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Applying mechanics to a mechanic

  1. May 20, 2008 #1
    Dear smart people,
    I am not so smart but consider myself above the average mechanic. However i have come across information from highly respeced racing mechanics that i can't make sense of. I have researched this subject for a while and it seems everyone gets it but me
    It involves the rotating assembly(fly wheel, pulley, crankshaft,connecting rods, and pistons) on any piston driven internal compustion engine. They say when you replace the pistons of an engine with a different weight piston you must rebalance the crankshaft by machining it on the counter wieght ends. An example is switching from the low compression pistons in my v-8 to an aftermarket lighter alloy high compression piston designed for high compression. They say the counter weight balance balances the weight of the connecting rod and half of the weight of the piston. They also say the resulting imbalance of not rebalancing the crank would create vibrations that would eat the bearings.
    This is where I have the problem, to me it seems the crank shaft counter weight should only balance half the connecting rod weight and none of the piston weight as none of the piston weight is spinning. Further more it seems to me the force of the weight on the crank from the piston travel would pale incomparison to the forces of compresing the air and fuel, the exploding air fuel ratio, the almost free travle of the piston pushing the spent gasses out, and the suction of sucking new air and fuel in.
    Now like I said. I'm probably not as smart as most of the forum users as i have no education beyond highschool. So if I realy am thinking backwards, take this oprotunity to flame me I will take it for wasting you time on such a large post. I may also cry a little and devolpe an anti-technology personality and insist on making my wife use the out house with me. BUT if i have stumbled on a mass missunderstanding of basic phsyics, the next time you see a lowly grease monkey in conversation with another motorhead. Feel free to but into the conversation and try to expand their conversation beyond the black magic they know as hot rodding into true mechanical enginering aplication.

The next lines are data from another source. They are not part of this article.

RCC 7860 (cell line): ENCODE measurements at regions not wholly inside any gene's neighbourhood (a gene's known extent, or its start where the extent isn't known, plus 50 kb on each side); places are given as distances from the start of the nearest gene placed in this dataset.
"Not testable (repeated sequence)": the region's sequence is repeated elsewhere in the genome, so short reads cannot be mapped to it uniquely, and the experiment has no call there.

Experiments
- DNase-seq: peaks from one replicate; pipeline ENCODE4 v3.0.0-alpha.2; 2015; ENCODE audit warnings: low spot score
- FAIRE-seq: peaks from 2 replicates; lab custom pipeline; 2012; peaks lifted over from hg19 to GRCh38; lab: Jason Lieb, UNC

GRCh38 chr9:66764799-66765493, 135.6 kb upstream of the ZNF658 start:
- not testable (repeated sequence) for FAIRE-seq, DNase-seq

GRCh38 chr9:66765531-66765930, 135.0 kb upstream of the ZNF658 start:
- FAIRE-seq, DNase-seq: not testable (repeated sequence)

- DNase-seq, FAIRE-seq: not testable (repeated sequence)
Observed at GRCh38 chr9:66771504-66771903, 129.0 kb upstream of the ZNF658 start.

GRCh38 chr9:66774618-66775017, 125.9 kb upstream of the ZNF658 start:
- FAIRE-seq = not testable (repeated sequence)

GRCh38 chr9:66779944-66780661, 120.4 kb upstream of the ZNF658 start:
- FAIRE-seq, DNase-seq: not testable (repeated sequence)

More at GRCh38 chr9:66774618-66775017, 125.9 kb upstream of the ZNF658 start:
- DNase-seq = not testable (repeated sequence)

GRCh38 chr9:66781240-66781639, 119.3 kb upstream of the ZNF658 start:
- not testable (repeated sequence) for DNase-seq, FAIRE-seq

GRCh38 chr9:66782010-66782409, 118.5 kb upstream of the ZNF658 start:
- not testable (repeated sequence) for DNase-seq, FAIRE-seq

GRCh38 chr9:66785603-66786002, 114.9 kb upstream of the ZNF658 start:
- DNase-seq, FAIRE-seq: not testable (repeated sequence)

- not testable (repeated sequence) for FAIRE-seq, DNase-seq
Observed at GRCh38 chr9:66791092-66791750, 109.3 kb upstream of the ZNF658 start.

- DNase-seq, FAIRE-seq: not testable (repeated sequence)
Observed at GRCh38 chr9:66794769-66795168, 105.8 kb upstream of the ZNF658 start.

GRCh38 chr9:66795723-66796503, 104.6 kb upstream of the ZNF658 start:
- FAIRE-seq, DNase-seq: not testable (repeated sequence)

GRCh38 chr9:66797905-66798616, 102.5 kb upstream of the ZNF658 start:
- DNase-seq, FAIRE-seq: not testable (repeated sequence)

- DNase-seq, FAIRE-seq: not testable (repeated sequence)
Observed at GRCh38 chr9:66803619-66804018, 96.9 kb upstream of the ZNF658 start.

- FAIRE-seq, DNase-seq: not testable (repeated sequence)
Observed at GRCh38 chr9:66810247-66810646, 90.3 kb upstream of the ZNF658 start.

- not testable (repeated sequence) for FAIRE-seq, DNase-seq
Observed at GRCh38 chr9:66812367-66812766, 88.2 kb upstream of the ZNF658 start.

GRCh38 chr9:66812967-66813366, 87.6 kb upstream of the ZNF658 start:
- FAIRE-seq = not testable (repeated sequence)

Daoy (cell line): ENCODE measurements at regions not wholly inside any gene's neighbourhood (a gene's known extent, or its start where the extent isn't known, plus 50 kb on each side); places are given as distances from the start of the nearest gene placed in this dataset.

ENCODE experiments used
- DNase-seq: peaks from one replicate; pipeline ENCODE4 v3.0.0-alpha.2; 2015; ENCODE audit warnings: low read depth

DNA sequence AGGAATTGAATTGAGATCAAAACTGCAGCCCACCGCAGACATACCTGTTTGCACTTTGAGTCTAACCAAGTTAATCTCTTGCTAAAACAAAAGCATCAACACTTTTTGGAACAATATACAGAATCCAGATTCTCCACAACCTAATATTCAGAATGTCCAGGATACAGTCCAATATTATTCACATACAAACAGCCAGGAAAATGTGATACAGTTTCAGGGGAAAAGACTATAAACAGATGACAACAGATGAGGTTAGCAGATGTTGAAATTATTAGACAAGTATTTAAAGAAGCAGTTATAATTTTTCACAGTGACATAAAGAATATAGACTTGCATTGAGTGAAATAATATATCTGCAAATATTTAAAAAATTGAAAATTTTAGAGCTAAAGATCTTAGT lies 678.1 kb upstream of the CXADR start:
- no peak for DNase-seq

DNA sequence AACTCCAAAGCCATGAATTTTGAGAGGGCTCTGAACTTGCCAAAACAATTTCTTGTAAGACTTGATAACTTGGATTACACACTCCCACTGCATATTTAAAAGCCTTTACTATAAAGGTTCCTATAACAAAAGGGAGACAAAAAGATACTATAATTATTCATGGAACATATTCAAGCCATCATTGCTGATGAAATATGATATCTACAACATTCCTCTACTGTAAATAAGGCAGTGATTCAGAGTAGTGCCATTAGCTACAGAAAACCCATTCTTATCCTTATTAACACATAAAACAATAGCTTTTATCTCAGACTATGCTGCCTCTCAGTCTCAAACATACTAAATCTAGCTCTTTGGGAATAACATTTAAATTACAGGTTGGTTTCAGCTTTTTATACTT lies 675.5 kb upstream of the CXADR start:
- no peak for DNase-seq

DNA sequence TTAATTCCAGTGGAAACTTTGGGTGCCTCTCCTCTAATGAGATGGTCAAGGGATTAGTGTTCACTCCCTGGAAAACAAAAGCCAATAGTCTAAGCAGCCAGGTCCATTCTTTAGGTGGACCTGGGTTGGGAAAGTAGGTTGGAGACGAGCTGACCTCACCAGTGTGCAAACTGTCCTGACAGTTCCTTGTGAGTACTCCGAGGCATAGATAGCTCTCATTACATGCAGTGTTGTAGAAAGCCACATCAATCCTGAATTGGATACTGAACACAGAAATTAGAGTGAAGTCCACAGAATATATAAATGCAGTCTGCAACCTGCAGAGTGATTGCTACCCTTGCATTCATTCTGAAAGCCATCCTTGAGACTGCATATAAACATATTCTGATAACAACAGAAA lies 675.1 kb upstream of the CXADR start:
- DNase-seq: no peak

Love SSVPV8 :smile:
  2. jcsd
  3. May 21, 2008 #2
    My guess, and it's only a guess.
    But, yes the forces are incredible with pistons, but the mass is relatively small. When you make that mass (the piston mass that is) smaller or larger, the counter weight will not be optimally positioned to get the most "bounce back" force out of the spin it has.

    It also might have something to do with momentum, but I will not try any other shots in the dark.

    I am interested to hear the answer to this question though.
  4. May 21, 2008 #3


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    Well, you have a head-start on me by having finished high-school. I'm a bit of a gearhead myself, though.
    While I've never actually looked into it (and wouldn't understand the math anyhow), my 'gut feeling' about it is that the counterweight is simply to balance the forces acting upon the crank journals. Those forces should vary with different reciprocating mass, but also with the compression ratio and even valve changes. There are a few guys here who know a lot more about it than me, though. Hang tight and they'll show up before long.
  5. May 21, 2008 #4


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    The pistons are definitely part of the rotating assembly, even though they are reciprocating. Their connection to the crank means that both their weight and the forces they create due to their motion all get transmitted to the crankshaft.

    What might be causing a bit of an issue is you may be thinking of things in terms of what is known as a static balance. That is where you would put something on a flat plate or on v-blocks and roll it a bit to see if it wobbles and the heavy side goes to the bottom. That is OK, but the other thing to consider is dynamic balancing. That means you now have, in the case of the crank shaft, very high forces due to large accelerations due to the rotation of the engine. The higher the rpm, the higher the dynamic forces. The other thing to remember is that the imbalance force is not going to be in the same direction as the forces due to combustion. The combustion forces, by design, create torque on the crank. Imbalance forces create a bending or pushing force perpendicular to the shaft axis. That is why it is so detrimental to bearings. The shaft may bow and all of that force has to be taken up by the bearings eventually.
  6. May 21, 2008 #5


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    Perfect post from Fred.

    Ssvpv8, forget about combustion forces for a second, and think about the engine spinning (on its own) at several thousand rpm. Try to imagine the forces (due to the piston's inertia) acting on the gudgeon pin, trying just to hold on to the piston at TDC. You'll realise that these forces are directly transmitted to the crankshaft. Hopefully it becomes clear that changing the mass of the pistons requires due consideration for rotating imbalance.
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